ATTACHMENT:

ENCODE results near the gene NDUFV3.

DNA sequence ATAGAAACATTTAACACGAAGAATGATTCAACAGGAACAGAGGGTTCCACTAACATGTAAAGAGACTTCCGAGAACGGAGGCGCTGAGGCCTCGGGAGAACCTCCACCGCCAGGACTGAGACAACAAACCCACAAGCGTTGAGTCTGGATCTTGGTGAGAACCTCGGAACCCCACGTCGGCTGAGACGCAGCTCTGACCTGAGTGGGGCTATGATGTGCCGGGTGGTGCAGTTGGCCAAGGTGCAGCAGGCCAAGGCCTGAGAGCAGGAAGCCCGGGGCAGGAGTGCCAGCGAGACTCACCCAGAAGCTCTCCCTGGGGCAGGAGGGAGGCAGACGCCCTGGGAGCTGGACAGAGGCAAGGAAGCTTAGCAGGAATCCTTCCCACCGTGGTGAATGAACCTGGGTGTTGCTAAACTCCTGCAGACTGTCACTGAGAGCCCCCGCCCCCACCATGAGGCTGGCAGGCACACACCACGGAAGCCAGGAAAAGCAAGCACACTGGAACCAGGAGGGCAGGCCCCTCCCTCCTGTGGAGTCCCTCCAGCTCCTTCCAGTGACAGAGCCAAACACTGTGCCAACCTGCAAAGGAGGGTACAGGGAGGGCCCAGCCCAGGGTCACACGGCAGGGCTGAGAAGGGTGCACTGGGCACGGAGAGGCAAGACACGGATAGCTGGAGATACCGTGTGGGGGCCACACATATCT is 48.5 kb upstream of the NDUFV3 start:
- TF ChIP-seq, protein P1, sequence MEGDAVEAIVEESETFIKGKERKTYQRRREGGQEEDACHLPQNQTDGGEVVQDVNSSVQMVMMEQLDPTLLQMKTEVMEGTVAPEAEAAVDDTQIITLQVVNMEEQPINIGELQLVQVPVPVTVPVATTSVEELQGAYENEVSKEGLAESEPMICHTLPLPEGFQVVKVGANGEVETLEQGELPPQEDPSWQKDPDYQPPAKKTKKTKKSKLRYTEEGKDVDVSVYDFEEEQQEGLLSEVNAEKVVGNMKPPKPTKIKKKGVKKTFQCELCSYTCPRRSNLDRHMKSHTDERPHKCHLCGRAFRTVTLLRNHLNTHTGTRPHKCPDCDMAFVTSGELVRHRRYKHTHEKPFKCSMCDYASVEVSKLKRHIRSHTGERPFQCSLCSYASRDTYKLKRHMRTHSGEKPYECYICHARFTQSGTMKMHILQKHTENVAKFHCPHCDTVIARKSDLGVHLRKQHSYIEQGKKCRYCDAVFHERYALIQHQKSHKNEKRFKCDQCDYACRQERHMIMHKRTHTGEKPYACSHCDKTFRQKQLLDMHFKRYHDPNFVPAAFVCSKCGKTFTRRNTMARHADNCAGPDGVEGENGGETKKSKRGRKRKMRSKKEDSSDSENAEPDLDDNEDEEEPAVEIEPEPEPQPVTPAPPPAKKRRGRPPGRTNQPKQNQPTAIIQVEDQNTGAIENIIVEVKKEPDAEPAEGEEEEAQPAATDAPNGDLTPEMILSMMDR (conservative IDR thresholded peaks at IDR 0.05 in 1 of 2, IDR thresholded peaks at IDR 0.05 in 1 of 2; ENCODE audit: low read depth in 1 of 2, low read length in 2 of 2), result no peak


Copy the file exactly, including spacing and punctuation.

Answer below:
ENCODE results near the gene NDUFV3.

DNA sequence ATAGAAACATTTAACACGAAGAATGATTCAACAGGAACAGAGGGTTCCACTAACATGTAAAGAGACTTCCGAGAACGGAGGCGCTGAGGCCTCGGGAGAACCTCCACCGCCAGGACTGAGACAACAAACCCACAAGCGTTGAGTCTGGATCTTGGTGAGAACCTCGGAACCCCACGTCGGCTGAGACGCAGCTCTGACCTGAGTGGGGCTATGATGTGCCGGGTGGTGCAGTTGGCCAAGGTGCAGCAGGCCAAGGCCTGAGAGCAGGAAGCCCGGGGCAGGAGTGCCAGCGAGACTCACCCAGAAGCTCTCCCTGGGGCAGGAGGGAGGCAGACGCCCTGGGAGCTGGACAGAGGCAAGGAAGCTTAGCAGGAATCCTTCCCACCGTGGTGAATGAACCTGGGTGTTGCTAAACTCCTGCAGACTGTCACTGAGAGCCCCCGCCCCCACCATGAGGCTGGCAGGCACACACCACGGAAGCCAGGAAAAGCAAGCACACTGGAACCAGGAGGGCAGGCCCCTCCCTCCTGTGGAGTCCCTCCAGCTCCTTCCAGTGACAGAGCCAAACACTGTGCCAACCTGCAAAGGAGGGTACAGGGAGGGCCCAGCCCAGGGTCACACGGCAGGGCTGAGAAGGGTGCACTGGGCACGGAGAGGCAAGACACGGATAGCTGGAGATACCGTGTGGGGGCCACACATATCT is 48.5 kb upstream of the NDUFV3 start:
- TF ChIP-seq, protein P1, sequence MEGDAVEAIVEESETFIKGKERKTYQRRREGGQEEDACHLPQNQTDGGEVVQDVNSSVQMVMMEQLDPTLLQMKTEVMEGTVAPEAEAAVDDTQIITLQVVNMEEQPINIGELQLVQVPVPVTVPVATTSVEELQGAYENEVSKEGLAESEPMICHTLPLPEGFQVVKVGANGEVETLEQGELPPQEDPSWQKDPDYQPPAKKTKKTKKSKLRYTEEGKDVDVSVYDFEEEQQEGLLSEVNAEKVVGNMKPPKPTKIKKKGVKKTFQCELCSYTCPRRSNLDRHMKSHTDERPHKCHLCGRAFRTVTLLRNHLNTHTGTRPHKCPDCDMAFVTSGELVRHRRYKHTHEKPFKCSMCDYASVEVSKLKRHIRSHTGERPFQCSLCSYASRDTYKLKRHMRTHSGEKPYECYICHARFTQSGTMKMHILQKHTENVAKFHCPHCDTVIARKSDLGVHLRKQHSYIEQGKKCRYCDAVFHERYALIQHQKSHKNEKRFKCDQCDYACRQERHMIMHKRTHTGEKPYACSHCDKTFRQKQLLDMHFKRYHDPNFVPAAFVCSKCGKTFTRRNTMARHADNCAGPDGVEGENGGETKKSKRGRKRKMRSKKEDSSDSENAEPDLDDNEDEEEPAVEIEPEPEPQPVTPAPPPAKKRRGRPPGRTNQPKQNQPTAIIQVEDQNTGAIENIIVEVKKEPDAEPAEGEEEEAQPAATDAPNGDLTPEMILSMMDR (conservative IDR thresholded peaks at IDR 0.05 in 1 of 2, IDR thresholded peaks at IDR 0.05 in 1 of 2; ENCODE audit: low read depth in 1 of 2, low read length in 2 of 2), result no peak